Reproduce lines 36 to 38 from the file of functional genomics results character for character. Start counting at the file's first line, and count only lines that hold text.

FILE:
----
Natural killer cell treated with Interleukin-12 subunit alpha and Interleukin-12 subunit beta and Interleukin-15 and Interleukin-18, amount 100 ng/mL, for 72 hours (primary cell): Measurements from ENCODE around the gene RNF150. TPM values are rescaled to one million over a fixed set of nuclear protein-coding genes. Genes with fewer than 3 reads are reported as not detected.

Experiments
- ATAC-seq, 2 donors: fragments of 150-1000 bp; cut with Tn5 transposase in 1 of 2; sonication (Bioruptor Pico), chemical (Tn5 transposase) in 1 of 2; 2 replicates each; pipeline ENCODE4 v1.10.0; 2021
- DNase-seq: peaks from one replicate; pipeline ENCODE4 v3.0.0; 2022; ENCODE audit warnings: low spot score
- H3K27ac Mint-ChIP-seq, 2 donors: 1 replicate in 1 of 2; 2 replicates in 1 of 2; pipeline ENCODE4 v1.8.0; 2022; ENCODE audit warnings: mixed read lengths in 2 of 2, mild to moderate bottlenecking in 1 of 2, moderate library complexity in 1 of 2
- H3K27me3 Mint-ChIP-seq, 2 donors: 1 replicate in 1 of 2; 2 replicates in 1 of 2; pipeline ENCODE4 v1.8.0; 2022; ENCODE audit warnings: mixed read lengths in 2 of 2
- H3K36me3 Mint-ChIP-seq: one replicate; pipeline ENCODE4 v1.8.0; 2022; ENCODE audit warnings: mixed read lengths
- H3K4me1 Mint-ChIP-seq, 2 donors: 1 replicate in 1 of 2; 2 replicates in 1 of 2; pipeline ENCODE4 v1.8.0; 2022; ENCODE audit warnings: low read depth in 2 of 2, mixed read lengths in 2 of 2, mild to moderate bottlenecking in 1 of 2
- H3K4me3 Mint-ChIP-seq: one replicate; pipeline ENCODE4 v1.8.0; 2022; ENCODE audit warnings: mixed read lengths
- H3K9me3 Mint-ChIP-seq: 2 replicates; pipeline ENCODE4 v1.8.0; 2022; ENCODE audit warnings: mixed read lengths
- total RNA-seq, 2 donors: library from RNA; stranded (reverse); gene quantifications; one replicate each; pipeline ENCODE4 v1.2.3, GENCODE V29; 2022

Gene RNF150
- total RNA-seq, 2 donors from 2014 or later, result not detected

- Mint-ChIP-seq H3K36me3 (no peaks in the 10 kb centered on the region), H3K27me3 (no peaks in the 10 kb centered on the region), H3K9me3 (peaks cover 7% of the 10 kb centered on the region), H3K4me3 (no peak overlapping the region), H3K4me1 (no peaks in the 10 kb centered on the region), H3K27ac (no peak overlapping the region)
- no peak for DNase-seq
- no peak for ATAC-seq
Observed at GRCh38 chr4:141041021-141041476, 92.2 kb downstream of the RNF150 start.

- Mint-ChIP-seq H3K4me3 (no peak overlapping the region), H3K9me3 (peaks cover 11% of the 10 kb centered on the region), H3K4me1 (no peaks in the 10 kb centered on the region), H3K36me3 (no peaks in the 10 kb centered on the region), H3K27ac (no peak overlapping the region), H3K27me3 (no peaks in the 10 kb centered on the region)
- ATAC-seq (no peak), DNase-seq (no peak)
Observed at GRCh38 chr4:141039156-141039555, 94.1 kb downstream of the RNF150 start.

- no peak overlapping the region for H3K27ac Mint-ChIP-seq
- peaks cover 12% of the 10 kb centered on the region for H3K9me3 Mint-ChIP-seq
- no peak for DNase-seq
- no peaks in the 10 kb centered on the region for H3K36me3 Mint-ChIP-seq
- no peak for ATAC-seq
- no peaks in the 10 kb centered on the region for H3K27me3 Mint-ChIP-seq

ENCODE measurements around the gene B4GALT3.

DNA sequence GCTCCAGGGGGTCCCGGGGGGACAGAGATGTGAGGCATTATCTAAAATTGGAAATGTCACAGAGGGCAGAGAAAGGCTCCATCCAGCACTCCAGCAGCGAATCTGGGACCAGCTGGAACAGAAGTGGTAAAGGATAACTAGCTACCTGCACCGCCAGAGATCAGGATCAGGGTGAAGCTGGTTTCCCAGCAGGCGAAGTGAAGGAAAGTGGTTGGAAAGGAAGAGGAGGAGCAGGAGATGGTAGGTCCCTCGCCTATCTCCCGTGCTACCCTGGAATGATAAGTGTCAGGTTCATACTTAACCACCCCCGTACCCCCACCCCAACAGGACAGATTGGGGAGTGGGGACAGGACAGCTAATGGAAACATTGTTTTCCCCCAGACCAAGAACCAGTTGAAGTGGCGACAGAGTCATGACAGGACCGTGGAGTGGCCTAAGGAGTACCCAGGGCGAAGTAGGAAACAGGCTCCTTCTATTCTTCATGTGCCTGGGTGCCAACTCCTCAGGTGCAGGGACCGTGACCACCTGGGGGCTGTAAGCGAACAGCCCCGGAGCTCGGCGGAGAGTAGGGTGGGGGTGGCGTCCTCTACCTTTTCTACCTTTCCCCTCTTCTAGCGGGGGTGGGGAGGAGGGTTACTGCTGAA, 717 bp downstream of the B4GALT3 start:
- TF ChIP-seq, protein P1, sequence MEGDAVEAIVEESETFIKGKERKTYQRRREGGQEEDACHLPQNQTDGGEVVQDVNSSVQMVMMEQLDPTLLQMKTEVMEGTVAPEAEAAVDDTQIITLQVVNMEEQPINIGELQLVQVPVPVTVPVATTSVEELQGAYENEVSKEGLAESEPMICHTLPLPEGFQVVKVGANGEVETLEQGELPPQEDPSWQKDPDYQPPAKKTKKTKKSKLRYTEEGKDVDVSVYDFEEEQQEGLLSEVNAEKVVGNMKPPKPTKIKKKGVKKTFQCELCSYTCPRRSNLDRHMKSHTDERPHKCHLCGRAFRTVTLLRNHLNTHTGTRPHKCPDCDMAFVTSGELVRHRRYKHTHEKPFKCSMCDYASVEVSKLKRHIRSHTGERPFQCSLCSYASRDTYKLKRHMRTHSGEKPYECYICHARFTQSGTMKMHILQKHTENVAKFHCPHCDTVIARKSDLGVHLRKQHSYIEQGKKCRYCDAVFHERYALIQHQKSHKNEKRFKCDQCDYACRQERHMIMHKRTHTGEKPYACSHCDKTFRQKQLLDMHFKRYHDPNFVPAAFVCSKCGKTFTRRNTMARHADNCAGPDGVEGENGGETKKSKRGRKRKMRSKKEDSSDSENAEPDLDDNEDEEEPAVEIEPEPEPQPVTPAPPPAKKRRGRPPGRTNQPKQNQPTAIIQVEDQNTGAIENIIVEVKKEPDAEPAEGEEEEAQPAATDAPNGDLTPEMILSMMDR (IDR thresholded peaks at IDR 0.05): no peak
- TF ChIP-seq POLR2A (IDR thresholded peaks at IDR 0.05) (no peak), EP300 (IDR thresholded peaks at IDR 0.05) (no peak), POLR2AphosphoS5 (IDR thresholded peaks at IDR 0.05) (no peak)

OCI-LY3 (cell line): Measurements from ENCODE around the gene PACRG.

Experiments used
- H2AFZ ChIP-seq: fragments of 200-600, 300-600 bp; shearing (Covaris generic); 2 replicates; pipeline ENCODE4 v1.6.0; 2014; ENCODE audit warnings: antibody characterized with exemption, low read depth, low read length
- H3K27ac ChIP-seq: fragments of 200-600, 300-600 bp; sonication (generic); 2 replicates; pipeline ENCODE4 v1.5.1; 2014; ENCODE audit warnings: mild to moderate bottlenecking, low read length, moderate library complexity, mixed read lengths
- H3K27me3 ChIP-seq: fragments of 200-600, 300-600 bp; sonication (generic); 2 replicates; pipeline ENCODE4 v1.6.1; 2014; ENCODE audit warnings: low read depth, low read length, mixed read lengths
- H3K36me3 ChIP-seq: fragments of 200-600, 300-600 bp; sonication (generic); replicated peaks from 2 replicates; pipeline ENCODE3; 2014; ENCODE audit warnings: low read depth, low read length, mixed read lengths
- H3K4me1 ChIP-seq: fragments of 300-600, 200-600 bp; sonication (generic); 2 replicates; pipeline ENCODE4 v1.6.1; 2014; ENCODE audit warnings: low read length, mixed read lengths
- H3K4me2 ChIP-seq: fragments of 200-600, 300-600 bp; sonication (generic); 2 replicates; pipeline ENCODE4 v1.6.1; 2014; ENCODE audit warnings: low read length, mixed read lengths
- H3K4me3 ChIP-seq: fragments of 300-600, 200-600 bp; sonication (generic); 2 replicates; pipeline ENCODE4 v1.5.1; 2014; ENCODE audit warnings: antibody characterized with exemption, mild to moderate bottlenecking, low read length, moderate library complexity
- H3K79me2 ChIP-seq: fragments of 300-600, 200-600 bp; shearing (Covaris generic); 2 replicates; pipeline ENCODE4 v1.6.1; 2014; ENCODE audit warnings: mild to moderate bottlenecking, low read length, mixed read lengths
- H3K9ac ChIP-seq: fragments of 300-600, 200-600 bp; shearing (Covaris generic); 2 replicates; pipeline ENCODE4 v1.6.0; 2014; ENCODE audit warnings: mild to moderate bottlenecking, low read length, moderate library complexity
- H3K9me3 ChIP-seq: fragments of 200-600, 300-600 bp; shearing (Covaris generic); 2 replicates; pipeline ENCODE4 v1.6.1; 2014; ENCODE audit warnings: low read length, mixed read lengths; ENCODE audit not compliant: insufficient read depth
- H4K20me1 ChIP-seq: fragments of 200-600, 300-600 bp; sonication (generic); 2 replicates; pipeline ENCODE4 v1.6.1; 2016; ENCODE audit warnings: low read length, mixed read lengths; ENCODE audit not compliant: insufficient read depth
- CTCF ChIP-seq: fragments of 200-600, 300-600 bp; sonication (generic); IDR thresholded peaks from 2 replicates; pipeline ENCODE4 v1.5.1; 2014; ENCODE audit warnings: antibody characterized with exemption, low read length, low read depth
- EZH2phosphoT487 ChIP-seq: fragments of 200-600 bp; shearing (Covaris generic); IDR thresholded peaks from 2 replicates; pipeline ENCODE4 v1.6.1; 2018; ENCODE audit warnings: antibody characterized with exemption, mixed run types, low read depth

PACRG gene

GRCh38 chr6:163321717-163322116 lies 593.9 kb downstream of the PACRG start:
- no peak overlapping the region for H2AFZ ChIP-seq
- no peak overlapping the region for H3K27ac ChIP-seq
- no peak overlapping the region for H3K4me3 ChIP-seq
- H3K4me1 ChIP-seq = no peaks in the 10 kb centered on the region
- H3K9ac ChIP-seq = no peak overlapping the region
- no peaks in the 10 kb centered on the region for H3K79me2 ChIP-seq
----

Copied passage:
- H3K36me3 ChIP-seq: fragments of 200-600, 300-600 bp; sonication (generic); replicated peaks from 2 replicates; pipeline ENCODE3; 2014; ENCODE audit warnings: low read depth, low read length, mixed read lengths
- H3K4me1 ChIP-seq: fragments of 300-600, 200-600 bp; sonication (generic); 2 replicates; pipeline ENCODE4 v1.6.1; 2014; ENCODE audit warnings: low read length, mixed read lengths
- H3K4me2 ChIP-seq: fragments of 200-600, 300-600 bp; sonication (generic); 2 replicates; pipeline ENCODE4 v1.6.1; 2014; ENCODE audit warnings: low read length, mixed read lengths